Topeak makes an excellent system:

    https://www.topeak.com/global/en/pro...nier-drybag-dx

    Quote Originally Posted by aho View Post
    I guess my only option (or best) would be going for a touring bike? The main reason why I do not want to get a touring bike is because it would be close to impossible to sell it. I live in Singapore and touring is really uncommon.

    Which was why i was thinking about a gravel bike as it seem like it would be able to do touring. I guess not.
    That depends on the gravel bike. Nothing wrong with either a touring or a good gravel bike. Touring bikes are slightly heavier. I would go for a steel bike regardless of which category you choose. Carbon would be a definite no-no for touring. I would also choose a bike with at least 32 spokes per wheel. Some gravel bikes have 28 spoke wheels. I wouldn't go there for loaded touring.

    It also depends on how much you weigh. If you are 150lbs. and carrying 50lbs. of gear, that's the same load as if you are 200lbs. and carrying no gear.

    Take a look at one of the Jamis Renegade steel gravel bike options:

    Renegade® Escapade

    Renegade® Exploit

    There is also nothing wrong with a touring bike. They do weigh more so if speed is important to you, this may not be the best choice. However, they tend to have lower low gearing for going up steep hills with a heavy load. And they really aren't bad daily riders either. Here is a good one:

    https://www.trekbikes.com/us/en_US/b...olorCode=black

    This is one of Trek's better efforts and has a good reputation.

    All this being said, I don't know what is available to you in Singapore. Do you have some bike shops available to you in your area or are you limited to online ordering?
    "With bicycles in particular, you need to separate between what's merely true and what's important."-- DCGriz, RBR.

    “Statistics are like bikinis. What they reveal is suggestive, but what they conceal is vital.” -- Aaron Levenstein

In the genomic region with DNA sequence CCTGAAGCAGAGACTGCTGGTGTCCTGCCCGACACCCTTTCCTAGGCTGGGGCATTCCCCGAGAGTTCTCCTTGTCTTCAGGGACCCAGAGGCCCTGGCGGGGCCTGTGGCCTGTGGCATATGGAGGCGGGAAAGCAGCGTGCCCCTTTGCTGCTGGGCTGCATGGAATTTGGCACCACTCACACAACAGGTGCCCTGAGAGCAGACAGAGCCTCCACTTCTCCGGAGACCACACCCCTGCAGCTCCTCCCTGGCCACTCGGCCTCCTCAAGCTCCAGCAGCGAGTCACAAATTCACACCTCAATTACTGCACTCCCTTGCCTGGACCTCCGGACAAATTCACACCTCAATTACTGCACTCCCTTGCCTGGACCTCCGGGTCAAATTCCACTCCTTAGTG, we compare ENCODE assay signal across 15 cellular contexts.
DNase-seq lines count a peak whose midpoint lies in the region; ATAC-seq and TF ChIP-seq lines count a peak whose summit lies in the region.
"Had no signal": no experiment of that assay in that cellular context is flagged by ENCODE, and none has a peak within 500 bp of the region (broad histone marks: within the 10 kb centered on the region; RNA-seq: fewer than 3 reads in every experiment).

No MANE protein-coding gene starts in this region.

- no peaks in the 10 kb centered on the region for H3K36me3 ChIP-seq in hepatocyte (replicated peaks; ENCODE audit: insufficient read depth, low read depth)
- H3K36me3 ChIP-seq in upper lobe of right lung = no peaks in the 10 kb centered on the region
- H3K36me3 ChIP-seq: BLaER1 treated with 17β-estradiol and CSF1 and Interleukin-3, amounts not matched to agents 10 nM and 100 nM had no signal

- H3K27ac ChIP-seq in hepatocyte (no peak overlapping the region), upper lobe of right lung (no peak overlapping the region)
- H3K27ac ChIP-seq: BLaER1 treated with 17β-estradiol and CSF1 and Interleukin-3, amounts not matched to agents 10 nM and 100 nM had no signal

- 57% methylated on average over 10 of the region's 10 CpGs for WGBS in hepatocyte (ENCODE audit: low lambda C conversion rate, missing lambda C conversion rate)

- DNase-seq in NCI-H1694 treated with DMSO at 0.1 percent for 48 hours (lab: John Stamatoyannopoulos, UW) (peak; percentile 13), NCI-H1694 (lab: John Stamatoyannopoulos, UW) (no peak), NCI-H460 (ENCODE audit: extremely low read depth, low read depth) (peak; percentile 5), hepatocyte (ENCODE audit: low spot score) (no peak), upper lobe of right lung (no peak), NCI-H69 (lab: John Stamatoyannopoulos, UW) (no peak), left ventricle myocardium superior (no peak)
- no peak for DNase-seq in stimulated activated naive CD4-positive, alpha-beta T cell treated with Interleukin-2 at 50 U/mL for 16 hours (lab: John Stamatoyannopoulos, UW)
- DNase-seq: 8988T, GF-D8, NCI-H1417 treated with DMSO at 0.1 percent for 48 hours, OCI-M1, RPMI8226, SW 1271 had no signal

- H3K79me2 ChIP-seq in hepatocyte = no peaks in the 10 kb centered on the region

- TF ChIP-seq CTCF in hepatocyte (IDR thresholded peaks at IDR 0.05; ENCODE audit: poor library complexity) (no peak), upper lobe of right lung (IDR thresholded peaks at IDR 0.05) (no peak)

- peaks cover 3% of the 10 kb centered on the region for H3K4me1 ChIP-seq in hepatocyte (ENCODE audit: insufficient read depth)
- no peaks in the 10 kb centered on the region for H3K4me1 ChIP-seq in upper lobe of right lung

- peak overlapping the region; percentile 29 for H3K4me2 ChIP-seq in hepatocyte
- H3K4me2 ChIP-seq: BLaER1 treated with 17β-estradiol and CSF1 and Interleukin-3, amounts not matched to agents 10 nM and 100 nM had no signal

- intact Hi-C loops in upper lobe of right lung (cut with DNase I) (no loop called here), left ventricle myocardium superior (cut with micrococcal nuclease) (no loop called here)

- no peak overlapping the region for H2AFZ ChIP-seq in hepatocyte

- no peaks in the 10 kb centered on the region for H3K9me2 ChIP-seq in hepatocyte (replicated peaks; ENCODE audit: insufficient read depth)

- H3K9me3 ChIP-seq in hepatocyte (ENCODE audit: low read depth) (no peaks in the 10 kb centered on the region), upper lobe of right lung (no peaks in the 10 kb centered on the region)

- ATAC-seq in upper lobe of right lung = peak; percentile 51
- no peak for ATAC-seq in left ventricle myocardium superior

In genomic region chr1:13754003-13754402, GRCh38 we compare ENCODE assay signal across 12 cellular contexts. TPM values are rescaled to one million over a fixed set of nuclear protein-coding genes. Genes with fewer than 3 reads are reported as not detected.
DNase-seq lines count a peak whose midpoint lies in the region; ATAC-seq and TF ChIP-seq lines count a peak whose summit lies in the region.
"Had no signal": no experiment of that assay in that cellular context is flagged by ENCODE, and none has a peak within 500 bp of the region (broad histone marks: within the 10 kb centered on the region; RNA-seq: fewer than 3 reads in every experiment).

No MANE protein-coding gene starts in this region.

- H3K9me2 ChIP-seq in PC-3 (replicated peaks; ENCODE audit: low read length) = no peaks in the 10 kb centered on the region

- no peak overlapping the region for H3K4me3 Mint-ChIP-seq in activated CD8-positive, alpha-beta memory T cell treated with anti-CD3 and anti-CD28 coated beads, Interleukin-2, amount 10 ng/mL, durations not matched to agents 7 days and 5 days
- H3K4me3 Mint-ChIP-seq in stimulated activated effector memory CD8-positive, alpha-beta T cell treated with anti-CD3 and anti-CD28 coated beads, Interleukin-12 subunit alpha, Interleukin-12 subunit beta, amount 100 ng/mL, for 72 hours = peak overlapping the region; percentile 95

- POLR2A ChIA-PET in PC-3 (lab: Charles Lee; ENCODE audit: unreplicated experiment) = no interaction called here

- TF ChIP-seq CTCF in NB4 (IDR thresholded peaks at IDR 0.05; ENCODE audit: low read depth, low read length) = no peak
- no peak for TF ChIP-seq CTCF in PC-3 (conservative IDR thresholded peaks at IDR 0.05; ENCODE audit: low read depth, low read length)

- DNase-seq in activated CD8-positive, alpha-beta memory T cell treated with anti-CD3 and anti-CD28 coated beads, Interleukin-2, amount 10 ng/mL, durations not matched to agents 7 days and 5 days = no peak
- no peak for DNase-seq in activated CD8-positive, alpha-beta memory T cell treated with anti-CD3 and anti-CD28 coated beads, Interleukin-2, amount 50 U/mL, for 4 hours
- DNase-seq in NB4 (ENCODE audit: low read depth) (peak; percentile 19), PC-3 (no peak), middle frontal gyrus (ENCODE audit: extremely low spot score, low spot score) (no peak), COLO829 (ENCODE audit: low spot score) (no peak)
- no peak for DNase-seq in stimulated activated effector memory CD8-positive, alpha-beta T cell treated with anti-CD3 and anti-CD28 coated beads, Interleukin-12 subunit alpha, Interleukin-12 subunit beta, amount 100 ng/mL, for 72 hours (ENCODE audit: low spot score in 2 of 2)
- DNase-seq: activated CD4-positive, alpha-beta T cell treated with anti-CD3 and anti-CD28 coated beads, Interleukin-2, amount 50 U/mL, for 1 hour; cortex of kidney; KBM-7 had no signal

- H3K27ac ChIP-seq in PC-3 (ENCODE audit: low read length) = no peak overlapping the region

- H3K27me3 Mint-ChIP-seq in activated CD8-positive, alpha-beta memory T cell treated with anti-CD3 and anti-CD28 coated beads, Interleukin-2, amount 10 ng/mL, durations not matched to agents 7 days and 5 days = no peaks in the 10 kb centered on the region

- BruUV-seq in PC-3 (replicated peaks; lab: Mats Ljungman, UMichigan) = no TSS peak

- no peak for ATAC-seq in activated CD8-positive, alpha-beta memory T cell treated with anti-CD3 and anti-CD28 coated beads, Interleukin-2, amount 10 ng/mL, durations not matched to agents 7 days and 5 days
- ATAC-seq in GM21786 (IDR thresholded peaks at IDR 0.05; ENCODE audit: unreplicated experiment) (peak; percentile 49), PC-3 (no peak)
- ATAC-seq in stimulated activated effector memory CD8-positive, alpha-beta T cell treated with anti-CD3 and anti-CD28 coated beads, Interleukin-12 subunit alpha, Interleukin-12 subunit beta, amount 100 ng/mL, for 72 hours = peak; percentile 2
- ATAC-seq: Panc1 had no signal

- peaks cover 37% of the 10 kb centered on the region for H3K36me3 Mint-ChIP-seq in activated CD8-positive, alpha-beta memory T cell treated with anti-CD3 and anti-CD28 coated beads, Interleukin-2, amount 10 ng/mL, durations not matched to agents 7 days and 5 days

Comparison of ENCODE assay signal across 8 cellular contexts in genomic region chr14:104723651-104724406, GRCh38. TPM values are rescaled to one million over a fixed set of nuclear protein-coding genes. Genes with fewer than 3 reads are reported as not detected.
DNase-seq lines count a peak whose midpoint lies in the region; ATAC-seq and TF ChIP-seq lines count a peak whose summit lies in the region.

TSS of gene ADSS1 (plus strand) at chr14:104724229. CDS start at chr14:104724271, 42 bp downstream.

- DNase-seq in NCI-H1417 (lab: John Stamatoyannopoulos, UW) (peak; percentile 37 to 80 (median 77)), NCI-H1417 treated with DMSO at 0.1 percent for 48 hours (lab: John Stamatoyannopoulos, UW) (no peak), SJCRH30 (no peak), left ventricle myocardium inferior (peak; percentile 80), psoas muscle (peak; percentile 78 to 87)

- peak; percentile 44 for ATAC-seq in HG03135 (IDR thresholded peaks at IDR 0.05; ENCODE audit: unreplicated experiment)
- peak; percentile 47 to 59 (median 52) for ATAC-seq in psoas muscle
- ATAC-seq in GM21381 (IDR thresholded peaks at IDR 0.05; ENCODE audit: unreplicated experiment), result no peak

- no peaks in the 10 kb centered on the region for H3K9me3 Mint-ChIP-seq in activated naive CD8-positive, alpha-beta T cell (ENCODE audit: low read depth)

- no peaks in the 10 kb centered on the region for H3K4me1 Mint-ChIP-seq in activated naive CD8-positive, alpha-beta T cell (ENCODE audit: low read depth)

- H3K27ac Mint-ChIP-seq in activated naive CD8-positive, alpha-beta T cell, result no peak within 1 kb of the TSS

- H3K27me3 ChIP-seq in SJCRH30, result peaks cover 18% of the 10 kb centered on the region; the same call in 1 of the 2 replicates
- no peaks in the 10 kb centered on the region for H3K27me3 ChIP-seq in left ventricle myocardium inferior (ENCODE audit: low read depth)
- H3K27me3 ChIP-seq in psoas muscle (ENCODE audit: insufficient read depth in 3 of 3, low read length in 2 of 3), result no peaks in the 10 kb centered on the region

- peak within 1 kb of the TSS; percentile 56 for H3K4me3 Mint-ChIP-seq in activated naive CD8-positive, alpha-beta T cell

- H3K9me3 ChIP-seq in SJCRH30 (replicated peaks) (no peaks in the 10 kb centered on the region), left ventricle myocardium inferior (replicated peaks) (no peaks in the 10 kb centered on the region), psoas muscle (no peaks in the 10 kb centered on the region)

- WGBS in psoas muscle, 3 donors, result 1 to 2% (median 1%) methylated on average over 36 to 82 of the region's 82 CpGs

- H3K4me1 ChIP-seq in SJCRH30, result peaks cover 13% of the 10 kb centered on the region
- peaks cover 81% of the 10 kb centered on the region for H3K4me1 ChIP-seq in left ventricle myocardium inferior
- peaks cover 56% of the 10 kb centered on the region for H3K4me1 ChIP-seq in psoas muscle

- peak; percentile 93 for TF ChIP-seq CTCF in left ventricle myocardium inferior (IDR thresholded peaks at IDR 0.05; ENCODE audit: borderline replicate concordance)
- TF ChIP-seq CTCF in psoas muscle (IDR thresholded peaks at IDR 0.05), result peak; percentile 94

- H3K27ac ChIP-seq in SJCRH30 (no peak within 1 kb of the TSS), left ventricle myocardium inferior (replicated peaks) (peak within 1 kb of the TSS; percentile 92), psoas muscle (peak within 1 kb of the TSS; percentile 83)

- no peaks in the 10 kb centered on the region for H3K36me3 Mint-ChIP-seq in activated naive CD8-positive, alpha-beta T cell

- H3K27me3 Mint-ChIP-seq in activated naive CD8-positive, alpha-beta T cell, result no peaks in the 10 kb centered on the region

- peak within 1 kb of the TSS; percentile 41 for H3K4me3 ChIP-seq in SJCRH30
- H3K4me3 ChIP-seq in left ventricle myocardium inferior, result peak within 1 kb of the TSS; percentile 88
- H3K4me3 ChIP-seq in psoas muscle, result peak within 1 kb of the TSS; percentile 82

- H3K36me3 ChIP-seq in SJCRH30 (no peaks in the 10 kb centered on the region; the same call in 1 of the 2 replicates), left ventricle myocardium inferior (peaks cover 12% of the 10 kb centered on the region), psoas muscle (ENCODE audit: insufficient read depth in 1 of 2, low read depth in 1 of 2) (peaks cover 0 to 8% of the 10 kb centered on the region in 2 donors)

10. #10
    aho
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    Thank you everyone for your reply.

    I will continue to research more on bikes and gear I will need for such a long trip. If anyone has any sites or facebook group you'd think will be good for me to check out please do let me know.

    I'd appreciate any more advice.

  11. #11
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    Quote Originally Posted by aho View Post
    Thank you everyone for your reply.

    I will continue to research more on bikes and gear I will need for such a long trip. If anyone has any sites or facebook group you'd think will be good for me to check out please do let me know.

    I'd appreciate any more advice.
    Gravel/touring. A gravel bike with mounts for racks and panniers will work fine for you. Without mounts, no.

    A touring bike will be more stable and a bit heavier, but you will be able to ride it fine on the road for exercise. A gravel bike will be a bit quicker handling, generally speaking, and a bit more fun on the pavement.

    A touring bike might be harder to sell as a touring bike. But as a commute/shopping bike? Maybe not.

    The issue you face is that you need a bike to do the touring, but that's going to be a very small fraction of your total hours on the bike. To get things right for loaded touring means compromise for the other 95% of the time.

    So my suggestion would be to look for a gravel bike with mounts for racks. At least given your plans now. That seems the best compromise to get you a touring capable bike that is fun enough on the road.
    .
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  12. #12
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    Most modern bag makers are making bags that don't require racks to mount. Revelate, Apdiura, etc.. all make nice, high volume bags that don't require traditional racks. Of course there are compromises with them, so do your homework. Having rack and fender mount bosses is ideal as it gives you the ultimate in flexibility. If you choose not to go that route, you can just not use them, but if you have them, you will always have that option.

  13. #13
    pmf
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    I was riding out on the path near DC a few summers ago when I came upon this British guy who was nearing the end of a bike tour across the U.S. by himself. I asked him if there was anything he'd do differently he immediately said 'get a trailer instead of all the bags on the bike'. I know a guy with a BOB trailer who uses it when he goes on vacation sometimes. Kind of a clever accessory.

  14. #14
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    Quote Originally Posted by pmf View Post
    I was riding out on the path near DC a few summers ago when I came upon this British guy who was nearing the end of a bike tour across the U.S. by himself. I asked him if there was anything he'd do differently he immediately said 'get a trailer instead of all the bags on the bike'. I know a guy with a BOB trailer who uses it when he goes on vacation sometimes. Kind of a clever accessory.
    This is a really good point. I've heard good things about BOB trailers. It appears you can get adapters for 12mm thru-axles now too.

    IBEX | BOBgear


    Thru Axles for BOB Trailers | The Robert Axle Project